The purpose of writing your resume is to get the prospective employer to invite you to an interview. However, even people who think this, persist with their belief that a resume has to capture their entire career-life history and say everything, good or bad about them. The fact is that your resume is simply an advertisement that gets you the click. It needs to ‘sell it’, and not just ‘tell it’ about yourself. You want to honestly up-sell your achievements and leave out the information that does not contribute to you looking like the perfect candidate.
In my experience of writing resumes, I have come across a number of rules about what should go in and what should stay out of a resume. So let me share with you here the things not to include on your resume. They are:
– Anything You Cannot Provide Evidence For: This is the polite way of saying don’t tell lies. You may tell your story in different ways, but any you select must be true.
– Anything Not Directly Relevant to the Job: Everything you say should support your claim to be the best candidate for the job. Anything that does not do that should be considered strongly for removal.
– Salary Information: It’s just another means to exclude you from the interview. Even if the job advertisement asks for this information explicitly, don’t do it. You will want to go through salary later, in a face to face negotiation at the interview stage, but not now.
– Pictures/Photos: Don’t add any pictures of yourself unless you are absolutely required to do so. It is yet another way to exclude you from the running. All employers have their own personal stereotypes and opinions about how you should look. Don’t pander to this idea at this stage. (Unless of course you are going for a modelling job or similar, in which case you would be adding full-sized studio photographs, not resume pictures)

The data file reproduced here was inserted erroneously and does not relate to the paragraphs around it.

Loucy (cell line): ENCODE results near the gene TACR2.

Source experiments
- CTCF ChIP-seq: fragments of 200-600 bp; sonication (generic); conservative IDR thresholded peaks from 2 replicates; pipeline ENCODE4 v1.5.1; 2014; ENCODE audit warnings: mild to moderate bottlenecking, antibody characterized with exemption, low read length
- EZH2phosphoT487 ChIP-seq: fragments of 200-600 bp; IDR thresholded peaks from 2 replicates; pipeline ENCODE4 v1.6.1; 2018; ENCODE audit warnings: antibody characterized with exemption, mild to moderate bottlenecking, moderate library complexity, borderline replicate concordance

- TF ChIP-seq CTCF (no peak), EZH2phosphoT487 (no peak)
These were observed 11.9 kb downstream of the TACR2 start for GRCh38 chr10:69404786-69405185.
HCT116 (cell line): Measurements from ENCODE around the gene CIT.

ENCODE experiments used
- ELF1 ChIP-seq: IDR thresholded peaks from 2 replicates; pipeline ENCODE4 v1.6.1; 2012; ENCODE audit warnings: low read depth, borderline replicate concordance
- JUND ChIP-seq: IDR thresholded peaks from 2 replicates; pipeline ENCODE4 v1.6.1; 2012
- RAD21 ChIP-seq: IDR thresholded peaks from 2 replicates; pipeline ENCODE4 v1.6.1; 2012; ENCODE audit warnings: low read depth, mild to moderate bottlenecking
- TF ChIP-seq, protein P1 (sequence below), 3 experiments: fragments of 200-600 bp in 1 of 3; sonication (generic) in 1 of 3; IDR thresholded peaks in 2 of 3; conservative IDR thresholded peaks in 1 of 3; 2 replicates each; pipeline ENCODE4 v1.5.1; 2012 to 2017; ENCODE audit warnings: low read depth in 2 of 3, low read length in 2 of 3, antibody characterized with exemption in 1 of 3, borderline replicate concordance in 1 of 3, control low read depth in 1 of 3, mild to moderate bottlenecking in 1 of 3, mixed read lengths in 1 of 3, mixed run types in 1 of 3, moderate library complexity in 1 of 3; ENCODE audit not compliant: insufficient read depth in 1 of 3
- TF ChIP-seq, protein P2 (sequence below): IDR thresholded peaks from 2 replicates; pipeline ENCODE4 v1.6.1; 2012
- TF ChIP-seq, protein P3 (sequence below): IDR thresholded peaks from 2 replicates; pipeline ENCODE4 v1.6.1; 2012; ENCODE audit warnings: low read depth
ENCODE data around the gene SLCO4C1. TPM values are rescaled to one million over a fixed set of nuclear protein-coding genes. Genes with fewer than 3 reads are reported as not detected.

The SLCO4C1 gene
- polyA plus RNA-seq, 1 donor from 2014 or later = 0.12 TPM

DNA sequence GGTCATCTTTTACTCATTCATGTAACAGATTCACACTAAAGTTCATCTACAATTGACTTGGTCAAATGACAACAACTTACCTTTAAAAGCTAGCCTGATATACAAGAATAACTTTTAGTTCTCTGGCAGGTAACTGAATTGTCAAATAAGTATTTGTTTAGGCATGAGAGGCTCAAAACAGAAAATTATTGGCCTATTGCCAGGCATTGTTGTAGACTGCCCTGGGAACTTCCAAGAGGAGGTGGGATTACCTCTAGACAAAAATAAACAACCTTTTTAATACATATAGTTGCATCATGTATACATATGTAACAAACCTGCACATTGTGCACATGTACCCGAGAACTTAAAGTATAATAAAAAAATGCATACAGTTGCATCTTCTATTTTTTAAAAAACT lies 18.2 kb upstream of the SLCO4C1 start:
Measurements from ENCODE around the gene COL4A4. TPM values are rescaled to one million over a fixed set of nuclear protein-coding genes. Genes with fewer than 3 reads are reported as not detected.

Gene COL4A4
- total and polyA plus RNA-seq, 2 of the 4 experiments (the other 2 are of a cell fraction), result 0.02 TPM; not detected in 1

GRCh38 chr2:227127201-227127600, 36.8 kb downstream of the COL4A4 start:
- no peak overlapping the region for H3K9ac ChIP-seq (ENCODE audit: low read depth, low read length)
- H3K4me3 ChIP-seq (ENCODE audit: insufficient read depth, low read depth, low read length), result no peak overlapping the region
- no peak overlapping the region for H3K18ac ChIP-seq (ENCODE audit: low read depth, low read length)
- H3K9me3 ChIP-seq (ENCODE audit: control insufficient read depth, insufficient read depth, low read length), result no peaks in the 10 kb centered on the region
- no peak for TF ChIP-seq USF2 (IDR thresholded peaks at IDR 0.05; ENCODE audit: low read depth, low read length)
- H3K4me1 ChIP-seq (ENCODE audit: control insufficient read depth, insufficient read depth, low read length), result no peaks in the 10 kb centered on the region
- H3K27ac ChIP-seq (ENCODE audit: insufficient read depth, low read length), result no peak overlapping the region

– Gimmicks: Don’t add cute gimmicks or graphics or unnecessary ornamentation if you want to be taken seriously. Anything that takes the employer’s attention away from your qualifications to do the job should be omitted.
– Reasons for Leaving Jobs: Any excuses or reasons or whatever as to why you left previous jobs should be avoided. It may indeed be obvious from your resume that you have stayed a very short time in your previous job or that you have had many jobs in a very short time. Your best course of action is let the facts speak for themselves and simply never raise the issue. However, you can expect a few questions in the interview when you get there, but leave it till then.
– Personal Details: Leave these out to avoid any possibility of discrimination. You don’t need to put your age, marital status, ethnic origin, excellent health statements, etc. If any of these factors are a requirement for the job then let the issues get raised in the interview, and deal with them there. Also be aware of possible identity theft issues. Here is a security reason for leaving out many personal details. Consider instead, leaving out your street level address, and use a free email address (like Google, Yahoo etc. but do use a professional sounding email name!). You could also list a mobile phone number rather than your house phone.
– Reference Details: Leave out any mention of references and never put reference contact details on your resume. The reason is that people, who you have asked to be references for you, want you to treat their privacy with a lot of respect. So don’t splash their contact details around. Also, prospective employers don’t actually want to see your references at this stage. I recommend that you only provide references when they specifically ask for them and after at least one interview, so you can have had an opportunity to check the prospective employer out as being legitimate.
Remember that with stacks of resumes to read through, the prospective employer is trying to find reasons to exclude your resume from the selection process. Any information you do record on your resume must enhance your status as the perfect candidate for the job, and not detract from it in any way.
Peter Draper is an expert in resume writing. Further information available at http://www.how-to-write-a-resume-that-works.com/Resume-Writing-Tips.html.